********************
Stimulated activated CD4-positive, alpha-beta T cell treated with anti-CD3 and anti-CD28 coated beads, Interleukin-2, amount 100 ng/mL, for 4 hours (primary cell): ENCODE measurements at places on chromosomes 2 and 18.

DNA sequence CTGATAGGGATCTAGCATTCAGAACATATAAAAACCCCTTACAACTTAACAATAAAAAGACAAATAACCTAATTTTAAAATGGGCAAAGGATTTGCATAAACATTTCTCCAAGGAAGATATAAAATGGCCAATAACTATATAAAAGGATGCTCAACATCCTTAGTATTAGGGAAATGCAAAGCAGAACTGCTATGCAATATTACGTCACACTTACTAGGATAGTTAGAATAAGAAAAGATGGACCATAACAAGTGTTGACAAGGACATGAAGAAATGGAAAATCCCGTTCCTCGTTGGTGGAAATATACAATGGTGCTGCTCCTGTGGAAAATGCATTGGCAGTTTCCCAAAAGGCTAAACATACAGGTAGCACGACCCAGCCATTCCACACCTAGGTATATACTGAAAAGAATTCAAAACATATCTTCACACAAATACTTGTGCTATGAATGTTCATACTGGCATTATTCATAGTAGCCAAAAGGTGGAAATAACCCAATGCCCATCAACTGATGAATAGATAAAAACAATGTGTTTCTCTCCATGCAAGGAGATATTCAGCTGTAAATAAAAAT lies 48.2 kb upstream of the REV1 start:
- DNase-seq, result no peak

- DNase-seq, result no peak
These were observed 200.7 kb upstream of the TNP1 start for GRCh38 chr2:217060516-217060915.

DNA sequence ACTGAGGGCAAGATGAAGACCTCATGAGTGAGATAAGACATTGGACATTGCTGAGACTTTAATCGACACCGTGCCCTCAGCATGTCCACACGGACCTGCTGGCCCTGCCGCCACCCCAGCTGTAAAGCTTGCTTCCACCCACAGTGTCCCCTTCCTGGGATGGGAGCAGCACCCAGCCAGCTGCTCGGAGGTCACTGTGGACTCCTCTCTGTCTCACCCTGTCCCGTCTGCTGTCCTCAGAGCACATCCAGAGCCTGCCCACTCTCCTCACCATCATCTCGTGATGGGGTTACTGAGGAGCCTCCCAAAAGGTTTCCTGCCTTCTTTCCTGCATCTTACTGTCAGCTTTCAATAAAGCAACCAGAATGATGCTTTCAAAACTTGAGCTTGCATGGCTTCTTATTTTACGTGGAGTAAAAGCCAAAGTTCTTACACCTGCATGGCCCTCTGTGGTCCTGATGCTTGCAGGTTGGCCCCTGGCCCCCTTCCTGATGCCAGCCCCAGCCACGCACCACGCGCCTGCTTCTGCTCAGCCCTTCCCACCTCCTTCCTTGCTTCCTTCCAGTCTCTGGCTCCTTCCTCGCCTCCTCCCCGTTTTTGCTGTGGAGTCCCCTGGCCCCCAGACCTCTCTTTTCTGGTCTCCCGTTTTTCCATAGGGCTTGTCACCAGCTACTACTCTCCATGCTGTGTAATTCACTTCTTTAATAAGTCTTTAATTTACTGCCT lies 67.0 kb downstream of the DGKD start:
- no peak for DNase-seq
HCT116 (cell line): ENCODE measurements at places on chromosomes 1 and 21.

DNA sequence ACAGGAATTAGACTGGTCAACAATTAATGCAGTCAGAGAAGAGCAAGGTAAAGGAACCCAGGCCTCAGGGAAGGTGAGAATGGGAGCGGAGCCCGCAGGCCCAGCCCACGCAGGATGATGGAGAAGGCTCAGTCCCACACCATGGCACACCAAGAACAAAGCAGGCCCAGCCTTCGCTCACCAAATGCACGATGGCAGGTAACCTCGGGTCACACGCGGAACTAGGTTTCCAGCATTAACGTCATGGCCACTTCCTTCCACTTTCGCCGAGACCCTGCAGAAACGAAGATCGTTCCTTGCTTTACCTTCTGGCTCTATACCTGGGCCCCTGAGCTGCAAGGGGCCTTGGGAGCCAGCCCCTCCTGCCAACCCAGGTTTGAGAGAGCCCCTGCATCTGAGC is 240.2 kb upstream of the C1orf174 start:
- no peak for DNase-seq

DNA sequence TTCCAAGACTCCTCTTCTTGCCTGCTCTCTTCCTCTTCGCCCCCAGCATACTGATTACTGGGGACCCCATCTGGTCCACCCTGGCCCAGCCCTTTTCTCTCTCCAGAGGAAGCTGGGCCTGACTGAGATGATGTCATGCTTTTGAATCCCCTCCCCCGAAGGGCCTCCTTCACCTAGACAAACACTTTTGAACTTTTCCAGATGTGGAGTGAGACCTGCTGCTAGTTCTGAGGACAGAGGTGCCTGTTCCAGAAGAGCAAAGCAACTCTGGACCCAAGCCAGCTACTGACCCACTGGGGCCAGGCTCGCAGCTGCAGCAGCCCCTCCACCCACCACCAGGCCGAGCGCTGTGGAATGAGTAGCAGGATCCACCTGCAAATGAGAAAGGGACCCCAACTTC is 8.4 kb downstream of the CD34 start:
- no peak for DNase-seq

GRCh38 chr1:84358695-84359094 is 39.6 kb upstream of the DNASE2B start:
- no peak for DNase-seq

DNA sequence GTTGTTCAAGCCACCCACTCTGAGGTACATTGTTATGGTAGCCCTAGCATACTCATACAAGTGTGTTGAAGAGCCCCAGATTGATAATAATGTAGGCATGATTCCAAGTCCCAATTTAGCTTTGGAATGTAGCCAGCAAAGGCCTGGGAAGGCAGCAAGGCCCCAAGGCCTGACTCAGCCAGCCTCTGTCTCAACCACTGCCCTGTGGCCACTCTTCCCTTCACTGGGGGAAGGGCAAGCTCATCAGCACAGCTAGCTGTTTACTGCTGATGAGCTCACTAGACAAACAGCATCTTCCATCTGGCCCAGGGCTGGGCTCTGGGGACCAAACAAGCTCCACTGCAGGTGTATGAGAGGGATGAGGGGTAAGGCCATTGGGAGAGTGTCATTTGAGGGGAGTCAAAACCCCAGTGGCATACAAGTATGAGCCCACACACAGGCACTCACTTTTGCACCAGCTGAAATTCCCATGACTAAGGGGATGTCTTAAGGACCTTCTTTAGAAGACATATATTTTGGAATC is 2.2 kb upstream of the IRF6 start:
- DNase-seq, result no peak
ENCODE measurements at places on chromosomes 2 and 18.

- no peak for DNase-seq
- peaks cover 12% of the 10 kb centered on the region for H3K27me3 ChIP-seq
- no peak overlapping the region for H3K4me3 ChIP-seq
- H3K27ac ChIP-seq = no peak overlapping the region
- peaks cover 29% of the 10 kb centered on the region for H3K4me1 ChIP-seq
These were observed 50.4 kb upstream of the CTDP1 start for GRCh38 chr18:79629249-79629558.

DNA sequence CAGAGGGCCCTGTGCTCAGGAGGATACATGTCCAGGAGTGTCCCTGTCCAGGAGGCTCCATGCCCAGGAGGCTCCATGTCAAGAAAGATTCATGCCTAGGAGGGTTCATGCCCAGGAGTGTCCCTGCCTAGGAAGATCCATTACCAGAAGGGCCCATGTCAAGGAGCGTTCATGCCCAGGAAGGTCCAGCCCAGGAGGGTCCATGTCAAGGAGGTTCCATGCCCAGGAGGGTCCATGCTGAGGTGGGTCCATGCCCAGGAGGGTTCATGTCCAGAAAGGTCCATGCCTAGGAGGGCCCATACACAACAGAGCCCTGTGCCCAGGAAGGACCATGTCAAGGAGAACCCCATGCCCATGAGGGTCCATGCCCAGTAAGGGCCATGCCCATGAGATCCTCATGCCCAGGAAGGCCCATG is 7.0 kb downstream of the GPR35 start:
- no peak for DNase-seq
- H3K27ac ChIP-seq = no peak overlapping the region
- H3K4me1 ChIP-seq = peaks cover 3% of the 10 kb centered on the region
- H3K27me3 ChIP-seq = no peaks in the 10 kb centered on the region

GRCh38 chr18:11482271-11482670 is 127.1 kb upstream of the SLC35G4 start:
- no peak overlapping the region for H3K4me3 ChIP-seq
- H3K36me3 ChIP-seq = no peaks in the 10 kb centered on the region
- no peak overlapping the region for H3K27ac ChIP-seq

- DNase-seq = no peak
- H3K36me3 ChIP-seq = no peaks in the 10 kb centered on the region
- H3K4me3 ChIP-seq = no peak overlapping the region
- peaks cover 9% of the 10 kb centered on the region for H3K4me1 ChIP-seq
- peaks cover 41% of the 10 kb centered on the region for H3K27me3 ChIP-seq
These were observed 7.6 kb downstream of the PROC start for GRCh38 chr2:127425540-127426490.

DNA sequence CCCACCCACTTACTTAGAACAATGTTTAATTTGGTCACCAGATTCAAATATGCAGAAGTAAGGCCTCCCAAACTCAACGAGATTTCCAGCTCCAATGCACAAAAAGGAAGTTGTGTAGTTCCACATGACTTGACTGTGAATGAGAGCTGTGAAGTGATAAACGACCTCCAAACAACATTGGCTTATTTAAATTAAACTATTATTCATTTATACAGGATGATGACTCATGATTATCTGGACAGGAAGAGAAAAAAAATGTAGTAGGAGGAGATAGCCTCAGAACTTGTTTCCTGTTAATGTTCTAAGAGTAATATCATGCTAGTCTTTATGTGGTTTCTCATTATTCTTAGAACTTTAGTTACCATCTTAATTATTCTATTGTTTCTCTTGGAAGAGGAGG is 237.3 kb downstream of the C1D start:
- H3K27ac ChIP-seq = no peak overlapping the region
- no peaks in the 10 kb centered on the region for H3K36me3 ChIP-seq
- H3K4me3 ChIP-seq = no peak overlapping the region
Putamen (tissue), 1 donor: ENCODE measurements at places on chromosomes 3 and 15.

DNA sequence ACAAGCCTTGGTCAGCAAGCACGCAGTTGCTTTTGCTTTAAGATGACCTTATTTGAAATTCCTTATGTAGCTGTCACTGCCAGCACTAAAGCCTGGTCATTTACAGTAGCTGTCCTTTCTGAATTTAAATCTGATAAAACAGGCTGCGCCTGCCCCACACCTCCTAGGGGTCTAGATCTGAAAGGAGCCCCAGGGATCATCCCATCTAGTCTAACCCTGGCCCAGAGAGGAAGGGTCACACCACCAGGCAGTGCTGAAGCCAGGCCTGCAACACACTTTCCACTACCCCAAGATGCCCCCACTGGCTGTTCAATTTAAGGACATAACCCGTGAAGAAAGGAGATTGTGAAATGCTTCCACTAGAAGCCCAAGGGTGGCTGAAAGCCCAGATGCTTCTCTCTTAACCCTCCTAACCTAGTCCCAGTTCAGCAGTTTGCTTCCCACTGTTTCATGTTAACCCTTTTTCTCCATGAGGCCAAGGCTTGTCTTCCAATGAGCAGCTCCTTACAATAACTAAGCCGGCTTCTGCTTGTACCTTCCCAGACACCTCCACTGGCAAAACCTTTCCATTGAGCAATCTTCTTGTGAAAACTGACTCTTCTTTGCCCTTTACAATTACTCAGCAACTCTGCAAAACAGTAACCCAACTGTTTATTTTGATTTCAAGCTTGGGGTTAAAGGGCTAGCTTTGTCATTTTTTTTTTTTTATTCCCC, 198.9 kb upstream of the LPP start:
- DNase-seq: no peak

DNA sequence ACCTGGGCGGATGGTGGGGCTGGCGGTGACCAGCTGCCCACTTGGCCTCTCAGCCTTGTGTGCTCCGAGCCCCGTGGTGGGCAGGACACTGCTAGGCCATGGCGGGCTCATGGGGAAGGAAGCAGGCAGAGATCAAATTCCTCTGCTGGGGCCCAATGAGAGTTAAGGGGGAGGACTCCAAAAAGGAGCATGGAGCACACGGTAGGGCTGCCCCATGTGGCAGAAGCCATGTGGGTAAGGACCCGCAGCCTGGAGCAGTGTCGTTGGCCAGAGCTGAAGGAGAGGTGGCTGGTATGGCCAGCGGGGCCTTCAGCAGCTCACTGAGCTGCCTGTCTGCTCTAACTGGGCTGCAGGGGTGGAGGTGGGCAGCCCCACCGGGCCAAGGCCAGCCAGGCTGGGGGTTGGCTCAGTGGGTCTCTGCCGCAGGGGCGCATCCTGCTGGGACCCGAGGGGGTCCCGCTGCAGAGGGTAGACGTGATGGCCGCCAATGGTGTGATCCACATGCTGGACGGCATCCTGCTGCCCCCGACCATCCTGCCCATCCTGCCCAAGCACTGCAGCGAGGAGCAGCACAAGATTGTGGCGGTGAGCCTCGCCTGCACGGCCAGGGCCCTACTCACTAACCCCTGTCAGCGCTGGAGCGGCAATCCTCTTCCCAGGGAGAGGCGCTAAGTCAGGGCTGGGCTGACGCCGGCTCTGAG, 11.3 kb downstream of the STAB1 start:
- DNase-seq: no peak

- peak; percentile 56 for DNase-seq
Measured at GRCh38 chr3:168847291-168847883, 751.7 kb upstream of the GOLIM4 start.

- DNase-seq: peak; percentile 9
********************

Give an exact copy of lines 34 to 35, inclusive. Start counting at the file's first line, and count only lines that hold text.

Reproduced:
- H3K36me3 ChIP-seq = no peaks in the 10 kb centered on the region
- H3K4me3 ChIP-seq = no peak overlapping the region